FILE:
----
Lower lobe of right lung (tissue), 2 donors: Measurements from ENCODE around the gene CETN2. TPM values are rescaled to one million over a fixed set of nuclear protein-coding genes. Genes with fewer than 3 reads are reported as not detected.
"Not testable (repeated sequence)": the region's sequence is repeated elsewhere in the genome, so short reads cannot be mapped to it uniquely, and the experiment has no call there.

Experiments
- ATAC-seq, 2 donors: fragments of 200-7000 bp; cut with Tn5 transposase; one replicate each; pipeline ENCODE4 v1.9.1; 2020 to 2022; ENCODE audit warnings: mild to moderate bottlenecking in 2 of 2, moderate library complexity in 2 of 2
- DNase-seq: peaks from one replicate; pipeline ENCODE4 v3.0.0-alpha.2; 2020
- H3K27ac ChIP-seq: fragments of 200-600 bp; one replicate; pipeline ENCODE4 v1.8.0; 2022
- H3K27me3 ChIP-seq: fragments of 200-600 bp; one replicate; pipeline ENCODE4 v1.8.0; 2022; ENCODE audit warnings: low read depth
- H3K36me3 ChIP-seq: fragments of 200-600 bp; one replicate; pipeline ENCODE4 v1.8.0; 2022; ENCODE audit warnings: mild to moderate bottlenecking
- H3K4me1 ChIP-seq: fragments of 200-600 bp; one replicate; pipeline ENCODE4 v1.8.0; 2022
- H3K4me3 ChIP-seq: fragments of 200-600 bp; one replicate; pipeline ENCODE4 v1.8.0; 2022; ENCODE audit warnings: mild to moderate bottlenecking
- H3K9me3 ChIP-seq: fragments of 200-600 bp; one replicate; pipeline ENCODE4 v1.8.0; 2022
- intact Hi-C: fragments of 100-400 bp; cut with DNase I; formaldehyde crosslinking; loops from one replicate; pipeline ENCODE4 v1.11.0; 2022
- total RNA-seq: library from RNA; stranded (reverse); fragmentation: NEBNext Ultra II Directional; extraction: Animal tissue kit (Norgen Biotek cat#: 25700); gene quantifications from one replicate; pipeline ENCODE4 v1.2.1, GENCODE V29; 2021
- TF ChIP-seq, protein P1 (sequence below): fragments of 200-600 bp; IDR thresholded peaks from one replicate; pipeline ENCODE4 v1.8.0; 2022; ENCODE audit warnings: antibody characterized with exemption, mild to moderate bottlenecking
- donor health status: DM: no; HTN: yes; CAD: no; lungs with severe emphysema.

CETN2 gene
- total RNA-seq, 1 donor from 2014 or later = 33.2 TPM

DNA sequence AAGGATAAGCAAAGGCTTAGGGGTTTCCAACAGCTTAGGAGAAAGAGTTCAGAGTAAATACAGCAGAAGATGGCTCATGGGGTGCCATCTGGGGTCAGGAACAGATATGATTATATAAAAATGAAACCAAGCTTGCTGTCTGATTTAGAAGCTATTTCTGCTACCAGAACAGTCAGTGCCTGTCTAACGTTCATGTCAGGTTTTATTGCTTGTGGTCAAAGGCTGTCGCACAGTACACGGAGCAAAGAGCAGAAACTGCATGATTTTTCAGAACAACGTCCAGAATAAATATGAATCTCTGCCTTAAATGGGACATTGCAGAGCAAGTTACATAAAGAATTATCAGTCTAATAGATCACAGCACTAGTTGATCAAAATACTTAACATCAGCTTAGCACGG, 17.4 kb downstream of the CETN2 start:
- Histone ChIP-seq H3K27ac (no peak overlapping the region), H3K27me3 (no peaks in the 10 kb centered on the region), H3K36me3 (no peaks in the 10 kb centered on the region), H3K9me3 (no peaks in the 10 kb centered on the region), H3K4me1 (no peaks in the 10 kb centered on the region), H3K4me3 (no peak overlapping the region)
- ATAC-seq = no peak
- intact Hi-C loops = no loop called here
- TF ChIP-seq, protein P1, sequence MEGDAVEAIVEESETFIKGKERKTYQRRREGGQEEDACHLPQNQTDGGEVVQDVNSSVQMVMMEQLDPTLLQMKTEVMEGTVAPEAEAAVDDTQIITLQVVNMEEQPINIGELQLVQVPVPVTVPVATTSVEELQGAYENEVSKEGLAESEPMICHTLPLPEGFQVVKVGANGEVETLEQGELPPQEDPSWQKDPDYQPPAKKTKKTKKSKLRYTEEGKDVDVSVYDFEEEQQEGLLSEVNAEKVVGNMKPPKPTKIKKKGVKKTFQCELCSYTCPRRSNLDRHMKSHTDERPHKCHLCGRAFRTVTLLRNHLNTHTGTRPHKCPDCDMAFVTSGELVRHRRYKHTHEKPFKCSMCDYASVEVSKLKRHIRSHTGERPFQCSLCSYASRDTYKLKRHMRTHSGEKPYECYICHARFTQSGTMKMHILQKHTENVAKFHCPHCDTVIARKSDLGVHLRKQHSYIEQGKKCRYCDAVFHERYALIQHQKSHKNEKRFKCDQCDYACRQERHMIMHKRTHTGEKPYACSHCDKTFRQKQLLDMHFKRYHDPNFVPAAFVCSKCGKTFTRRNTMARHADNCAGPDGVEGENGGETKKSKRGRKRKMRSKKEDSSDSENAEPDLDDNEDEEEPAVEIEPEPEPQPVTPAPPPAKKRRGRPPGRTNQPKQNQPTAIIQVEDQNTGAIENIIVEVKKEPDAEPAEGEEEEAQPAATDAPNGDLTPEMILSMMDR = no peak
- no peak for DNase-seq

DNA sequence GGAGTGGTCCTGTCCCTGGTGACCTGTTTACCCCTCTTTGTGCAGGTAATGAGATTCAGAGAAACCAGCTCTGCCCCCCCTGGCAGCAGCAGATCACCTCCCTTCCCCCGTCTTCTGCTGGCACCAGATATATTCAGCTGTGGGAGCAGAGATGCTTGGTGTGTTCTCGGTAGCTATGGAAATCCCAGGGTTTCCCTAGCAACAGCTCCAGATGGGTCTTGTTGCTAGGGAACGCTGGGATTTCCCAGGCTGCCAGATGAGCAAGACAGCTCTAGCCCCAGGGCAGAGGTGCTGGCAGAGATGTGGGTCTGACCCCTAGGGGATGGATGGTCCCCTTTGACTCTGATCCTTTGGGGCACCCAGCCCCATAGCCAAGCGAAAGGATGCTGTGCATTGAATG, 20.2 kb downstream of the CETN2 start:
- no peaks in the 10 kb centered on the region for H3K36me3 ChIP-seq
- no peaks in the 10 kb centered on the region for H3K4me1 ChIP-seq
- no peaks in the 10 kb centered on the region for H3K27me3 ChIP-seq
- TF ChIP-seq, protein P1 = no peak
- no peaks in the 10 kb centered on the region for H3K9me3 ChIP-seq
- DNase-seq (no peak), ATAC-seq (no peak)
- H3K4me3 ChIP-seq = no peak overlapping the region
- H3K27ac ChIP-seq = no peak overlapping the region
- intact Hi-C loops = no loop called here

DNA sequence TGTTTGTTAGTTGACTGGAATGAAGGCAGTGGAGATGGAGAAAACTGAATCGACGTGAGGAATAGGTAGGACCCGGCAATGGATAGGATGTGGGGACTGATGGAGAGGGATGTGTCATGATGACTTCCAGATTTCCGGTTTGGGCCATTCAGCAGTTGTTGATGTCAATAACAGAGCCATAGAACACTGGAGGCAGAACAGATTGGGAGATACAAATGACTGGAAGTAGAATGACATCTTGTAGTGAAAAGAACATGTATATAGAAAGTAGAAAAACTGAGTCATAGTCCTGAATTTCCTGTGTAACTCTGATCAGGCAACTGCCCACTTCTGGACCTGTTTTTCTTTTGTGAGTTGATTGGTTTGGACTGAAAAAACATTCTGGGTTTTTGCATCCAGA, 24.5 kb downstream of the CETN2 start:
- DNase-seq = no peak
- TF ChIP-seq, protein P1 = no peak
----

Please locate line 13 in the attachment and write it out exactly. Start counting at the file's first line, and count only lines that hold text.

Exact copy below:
- total RNA-seq: library from RNA; stranded (reverse); fragmentation: NEBNext Ultra II Directional; extraction: Animal tissue kit (Norgen Biotek cat#: 25700); gene quantifications from one replicate; pipeline ENCODE4 v1.2.1, GENCODE V29; 2021